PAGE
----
Home > Religion > Catholicism Isn’t Evil (to Me Anymore)

Catholicism Isn’t Evil (to Me Anymore)

My friend’s father died on Friday, prompting a whirlwind weekend of funeral services and grieving during the Memorial Day weekend. The family is Catholic and my friend’s father partook of his last sacraments before he became too incapacitated.

I sat through two mini-Catholic services, the first a brief eulogy for my friend’s father who we’ll refer to as Mr. W, and the second a shortened version of a Mass with an emphasis on praying for Mr. W’s soul.

Had this happened 10 or even 5 years ago, I would have been indignant at the Catholic church, ranting and raving at all the things they do wrong as indoctrinated by my years of Christian Baptist fundamentalism. I would have rolled my eyes at the pointless sign of the cross and the dumb responses to the priest after a statement. My heart would have been angry at the Whore of Babylon for leading people astray and I would have not been able to grieve the loss of a dear father and husband who was beloved by many.

But no, this weekend, my heart was quiet before the Lord in reverence to my friend, her family, and the passing of her father. I actually rather enjoyed the first Catholic eulogy and Father T who performed it did an excellent job. I thought to myself, Wow. What a difference a decade makes. I don’t hate Catholicism anymore.

I had no opposition to performing the sign of the cross to open and close the service. (Scripture doesn’t expressly forbid such actions so I no longer take issue with it.) I was surprised at how easily the congregational responses came back to me after years of not attending a Mass or Catholic school. Glimmers of lyrics from many of the spiritual songs shimmered in my mind from my childhood as we sang. We recited the “Our Father” without that ending that I’ve become accustomed to since leaving Catholicism (“For Thine is the kingdom…”). The Catholic Church has changed slightly but not too much. (They’ll be changing the congregational response from “also with you” to “with your spirit.” Ghastly! /sarcasm)

At the second service, I realized while I’m no longer angry or opposed to the Catholic Church, it will never be the church for me again. I do not agree with praying for the souls of the dead as I can’t find Biblical justification for it. I can’t in good Biblical conscience recite the “Hail Mary” any longer. However, instead of ranting and raving against the Catholic Church for unbiblical practices (as I would have in the past), I took the time to still my heart before God and prayed for the family grieving the loss of Mr. W. I prayed for the light of the gospel to shine in their lives, hoping that even through the Catholic Church, they could find salvation and trust in Jesus Christ.

The father at the second service encouraged everyone present to pray for Mr. W’s soul every time they thought of him or his family. I will not begrudge my friend and her mother their novena, but I will continue to lift them up in prayer to the glory of God the Father.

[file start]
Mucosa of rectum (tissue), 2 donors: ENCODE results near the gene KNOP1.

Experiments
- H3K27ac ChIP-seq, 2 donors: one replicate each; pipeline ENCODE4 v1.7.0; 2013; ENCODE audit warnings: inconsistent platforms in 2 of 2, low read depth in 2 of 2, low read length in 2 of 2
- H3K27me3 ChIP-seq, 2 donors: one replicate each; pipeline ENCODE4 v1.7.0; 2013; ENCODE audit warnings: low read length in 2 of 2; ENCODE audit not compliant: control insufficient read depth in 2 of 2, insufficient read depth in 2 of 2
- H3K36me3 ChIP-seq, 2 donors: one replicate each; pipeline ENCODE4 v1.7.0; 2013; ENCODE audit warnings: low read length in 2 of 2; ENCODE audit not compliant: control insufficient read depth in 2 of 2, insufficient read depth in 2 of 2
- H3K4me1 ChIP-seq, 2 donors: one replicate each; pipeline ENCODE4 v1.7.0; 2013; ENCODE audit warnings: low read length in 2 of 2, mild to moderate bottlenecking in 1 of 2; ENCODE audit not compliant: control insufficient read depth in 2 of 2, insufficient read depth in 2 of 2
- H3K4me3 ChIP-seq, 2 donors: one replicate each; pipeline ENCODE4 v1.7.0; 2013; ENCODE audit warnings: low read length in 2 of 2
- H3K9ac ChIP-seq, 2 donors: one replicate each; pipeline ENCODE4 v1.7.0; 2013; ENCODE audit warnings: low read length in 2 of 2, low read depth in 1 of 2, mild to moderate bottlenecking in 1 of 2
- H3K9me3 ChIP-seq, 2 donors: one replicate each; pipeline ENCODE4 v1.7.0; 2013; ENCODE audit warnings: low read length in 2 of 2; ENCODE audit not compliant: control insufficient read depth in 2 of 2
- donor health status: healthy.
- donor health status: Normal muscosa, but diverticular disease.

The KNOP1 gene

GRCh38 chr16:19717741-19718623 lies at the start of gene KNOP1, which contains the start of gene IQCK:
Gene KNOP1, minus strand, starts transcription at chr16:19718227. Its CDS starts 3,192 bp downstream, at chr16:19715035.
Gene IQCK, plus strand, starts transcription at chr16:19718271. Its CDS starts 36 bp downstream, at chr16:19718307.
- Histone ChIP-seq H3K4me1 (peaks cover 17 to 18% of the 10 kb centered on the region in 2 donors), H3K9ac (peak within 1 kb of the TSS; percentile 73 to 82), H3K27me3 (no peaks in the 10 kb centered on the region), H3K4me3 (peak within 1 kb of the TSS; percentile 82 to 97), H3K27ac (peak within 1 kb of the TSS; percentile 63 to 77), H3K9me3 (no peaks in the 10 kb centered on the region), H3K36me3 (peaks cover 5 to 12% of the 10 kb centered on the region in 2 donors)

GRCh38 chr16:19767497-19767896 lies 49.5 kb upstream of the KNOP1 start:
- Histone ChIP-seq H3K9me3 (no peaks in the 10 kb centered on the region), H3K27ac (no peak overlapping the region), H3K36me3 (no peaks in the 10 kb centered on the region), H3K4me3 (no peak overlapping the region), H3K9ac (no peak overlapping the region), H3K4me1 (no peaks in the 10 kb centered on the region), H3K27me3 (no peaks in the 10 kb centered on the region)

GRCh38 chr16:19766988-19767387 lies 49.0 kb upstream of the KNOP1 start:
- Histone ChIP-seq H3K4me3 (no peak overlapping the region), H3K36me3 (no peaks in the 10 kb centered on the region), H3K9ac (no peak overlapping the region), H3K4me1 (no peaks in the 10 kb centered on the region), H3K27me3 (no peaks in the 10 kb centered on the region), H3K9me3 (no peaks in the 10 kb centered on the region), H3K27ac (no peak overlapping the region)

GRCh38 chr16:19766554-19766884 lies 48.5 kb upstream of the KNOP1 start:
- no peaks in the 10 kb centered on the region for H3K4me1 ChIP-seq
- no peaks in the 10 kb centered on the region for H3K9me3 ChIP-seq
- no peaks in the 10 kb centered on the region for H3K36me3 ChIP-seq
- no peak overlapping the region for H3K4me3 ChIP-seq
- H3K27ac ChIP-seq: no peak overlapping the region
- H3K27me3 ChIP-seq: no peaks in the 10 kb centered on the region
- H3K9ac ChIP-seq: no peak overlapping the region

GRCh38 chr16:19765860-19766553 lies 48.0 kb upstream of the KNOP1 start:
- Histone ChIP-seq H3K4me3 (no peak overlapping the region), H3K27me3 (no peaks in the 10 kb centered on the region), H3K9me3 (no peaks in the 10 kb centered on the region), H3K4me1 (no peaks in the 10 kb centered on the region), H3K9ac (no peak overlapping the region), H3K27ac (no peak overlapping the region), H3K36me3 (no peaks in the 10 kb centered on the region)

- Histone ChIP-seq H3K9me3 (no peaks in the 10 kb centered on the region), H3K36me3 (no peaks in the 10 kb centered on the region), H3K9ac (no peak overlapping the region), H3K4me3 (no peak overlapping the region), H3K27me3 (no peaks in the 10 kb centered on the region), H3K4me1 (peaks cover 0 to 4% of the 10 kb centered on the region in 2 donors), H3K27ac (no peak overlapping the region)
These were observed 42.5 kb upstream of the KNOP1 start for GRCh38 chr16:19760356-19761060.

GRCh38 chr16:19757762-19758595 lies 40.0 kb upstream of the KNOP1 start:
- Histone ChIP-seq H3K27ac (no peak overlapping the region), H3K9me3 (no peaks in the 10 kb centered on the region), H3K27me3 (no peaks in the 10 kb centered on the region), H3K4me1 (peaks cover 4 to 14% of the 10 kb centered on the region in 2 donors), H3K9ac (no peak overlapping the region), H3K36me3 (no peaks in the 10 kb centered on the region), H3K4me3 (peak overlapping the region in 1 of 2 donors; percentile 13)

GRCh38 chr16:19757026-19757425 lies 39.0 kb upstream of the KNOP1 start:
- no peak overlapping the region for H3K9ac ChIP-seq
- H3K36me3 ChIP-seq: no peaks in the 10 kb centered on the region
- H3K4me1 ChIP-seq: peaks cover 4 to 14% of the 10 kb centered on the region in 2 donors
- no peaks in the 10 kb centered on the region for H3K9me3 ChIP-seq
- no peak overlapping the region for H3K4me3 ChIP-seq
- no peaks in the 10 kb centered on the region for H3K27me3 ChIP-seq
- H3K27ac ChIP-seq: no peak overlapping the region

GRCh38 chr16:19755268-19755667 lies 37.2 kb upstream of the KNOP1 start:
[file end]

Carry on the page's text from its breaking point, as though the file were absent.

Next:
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  1. CHRIS
    May 31, 2011 at 3:29 PM

    I’m sure it was a difficult weekend for your friend and her family – what a great friend you are to be there for her. God bless you!

  2. Ren
    May 31, 2011 at 5:09 PM

    Because my dad was/has been very anti-Catholic most of my life, I carried around a lot of the same thoughts and responses you did. My change of perspective began because I was fortunate enough to have Dr. Debra Young as my World Drama instructor. As we studied Everyman, she raised some very thought provoking points about what Catholic doctrine actually taught and what the rite of Extreme Unction entailed. Of course, being at PCC, she could only go so far, but she concluded with the idea that she figured a lot of people were going to be surprised at who was in heaven when they got there. It started me thinking. It took a long time, but last spring break, while I was in Austin, I participated in (excepting the sacrament) a Holy Week service at a historic Catholic church. It was incredible to feel the freedom to do so. Freeing to realize that I didn’t have to agree with everything to participate in this beautiful corporate worship. There is so much actual truth there that fundamentalists refuse to see because they’re so often busy proclaiming the traditions that aren’t found in the Bible. Funny, because fundamentalism is full of extra-biblical traditions, itself–ones that seem a great deal more harmful in daily life, as well.

    It’s nice to read that you were able to grieve corporately with your friends because you’ve left those things behind. It’s a good place to be.

  3. Kassi
    June 14, 2011 at 4:41 PM

    “Freeing to realize that I didn’t have to agree with everything to participate in this beautiful corporate worship. There is so much actual truth there that fundamentalists refuse to see because they’re so often busy proclaiming the traditions that aren’t found in the Bible. Funny, because fundamentalism is full of extra-biblical traditions, itself–ones that seem a great deal more harmful in daily life, as well. ”

    I meant to respond to your comment, Ren, and yes, fundamentalism is just as bad, if not in some ways, worse.

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